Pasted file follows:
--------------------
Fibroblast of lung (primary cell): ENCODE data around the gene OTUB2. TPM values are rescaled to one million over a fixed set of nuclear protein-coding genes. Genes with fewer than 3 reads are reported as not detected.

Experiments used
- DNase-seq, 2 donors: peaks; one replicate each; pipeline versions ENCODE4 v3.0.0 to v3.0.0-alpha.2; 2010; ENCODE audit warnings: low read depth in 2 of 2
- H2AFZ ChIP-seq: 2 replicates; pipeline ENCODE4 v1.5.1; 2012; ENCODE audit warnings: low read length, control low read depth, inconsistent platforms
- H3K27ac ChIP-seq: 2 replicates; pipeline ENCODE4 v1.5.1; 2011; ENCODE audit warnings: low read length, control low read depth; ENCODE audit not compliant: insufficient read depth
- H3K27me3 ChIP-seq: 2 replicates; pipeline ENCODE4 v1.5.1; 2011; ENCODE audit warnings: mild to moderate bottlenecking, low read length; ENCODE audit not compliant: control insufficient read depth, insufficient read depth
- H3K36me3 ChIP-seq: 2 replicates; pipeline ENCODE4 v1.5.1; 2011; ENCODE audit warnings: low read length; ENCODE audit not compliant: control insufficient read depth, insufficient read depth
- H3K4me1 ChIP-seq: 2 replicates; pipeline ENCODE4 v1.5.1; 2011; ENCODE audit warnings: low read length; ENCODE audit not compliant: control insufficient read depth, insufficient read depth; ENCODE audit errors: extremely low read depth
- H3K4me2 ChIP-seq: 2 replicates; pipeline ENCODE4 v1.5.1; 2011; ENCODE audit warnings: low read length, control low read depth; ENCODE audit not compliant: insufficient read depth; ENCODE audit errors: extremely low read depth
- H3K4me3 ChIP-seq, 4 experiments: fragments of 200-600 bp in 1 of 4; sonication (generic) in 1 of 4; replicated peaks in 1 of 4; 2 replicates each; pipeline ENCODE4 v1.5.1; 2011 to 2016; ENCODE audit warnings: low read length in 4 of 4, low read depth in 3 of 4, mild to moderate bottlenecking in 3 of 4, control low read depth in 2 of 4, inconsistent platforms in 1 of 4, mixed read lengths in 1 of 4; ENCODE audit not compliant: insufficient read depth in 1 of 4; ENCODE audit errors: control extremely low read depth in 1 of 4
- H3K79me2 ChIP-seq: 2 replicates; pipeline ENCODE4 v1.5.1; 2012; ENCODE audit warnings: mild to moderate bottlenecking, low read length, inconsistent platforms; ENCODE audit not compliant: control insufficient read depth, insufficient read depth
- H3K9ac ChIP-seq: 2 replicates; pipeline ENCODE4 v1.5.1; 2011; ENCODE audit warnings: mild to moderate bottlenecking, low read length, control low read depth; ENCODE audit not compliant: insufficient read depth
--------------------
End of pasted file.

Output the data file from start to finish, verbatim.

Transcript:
Fibroblast of lung (primary cell): ENCODE data around the gene OTUB2. TPM values are rescaled to one million over a fixed set of nuclear protein-coding genes. Genes with fewer than 3 reads are reported as not detected.

Experiments used
- DNase-seq, 2 donors: peaks; one replicate each; pipeline versions ENCODE4 v3.0.0 to v3.0.0-alpha.2; 2010; ENCODE audit warnings: low read depth in 2 of 2
- H2AFZ ChIP-seq: 2 replicates; pipeline ENCODE4 v1.5.1; 2012; ENCODE audit warnings: low read length, control low read depth, inconsistent platforms
- H3K27ac ChIP-seq: 2 replicates; pipeline ENCODE4 v1.5.1; 2011; ENCODE audit warnings: low read length, control low read depth; ENCODE audit not compliant: insufficient read depth
- H3K27me3 ChIP-seq: 2 replicates; pipeline ENCODE4 v1.5.1; 2011; ENCODE audit warnings: mild to moderate bottlenecking, low read length; ENCODE audit not compliant: control insufficient read depth, insufficient read depth
- H3K36me3 ChIP-seq: 2 replicates; pipeline ENCODE4 v1.5.1; 2011; ENCODE audit warnings: low read length; ENCODE audit not compliant: control insufficient read depth, insufficient read depth
- H3K4me1 ChIP-seq: 2 replicates; pipeline ENCODE4 v1.5.1; 2011; ENCODE audit warnings: low read length; ENCODE audit not compliant: control insufficient read depth, insufficient read depth; ENCODE audit errors: extremely low read depth
- H3K4me2 ChIP-seq: 2 replicates; pipeline ENCODE4 v1.5.1; 2011; ENCODE audit warnings: low read length, control low read depth; ENCODE audit not compliant: insufficient read depth; ENCODE audit errors: extremely low read depth
- H3K4me3 ChIP-seq, 4 experiments: fragments of 200-600 bp in 1 of 4; sonication (generic) in 1 of 4; replicated peaks in 1 of 4; 2 replicates each; pipeline ENCODE4 v1.5.1; 2011 to 2016; ENCODE audit warnings: low read length in 4 of 4, low read depth in 3 of 4, mild to moderate bottlenecking in 3 of 4, control low read depth in 2 of 4, inconsistent platforms in 1 of 4, mixed read lengths in 1 of 4; ENCODE audit not compliant: insufficient read depth in 1 of 4; ENCODE audit errors: control extremely low read depth in 1 of 4
- H3K79me2 ChIP-seq: 2 replicates; pipeline ENCODE4 v1.5.1; 2012; ENCODE audit warnings: mild to moderate bottlenecking, low read length, inconsistent platforms; ENCODE audit not compliant: control insufficient read depth, insufficient read depth
- H3K9ac ChIP-seq: 2 replicates; pipeline ENCODE4 v1.5.1; 2011; ENCODE audit warnings: mild to moderate bottlenecking, low read length, control low read depth; ENCODE audit not compliant: insufficient read depth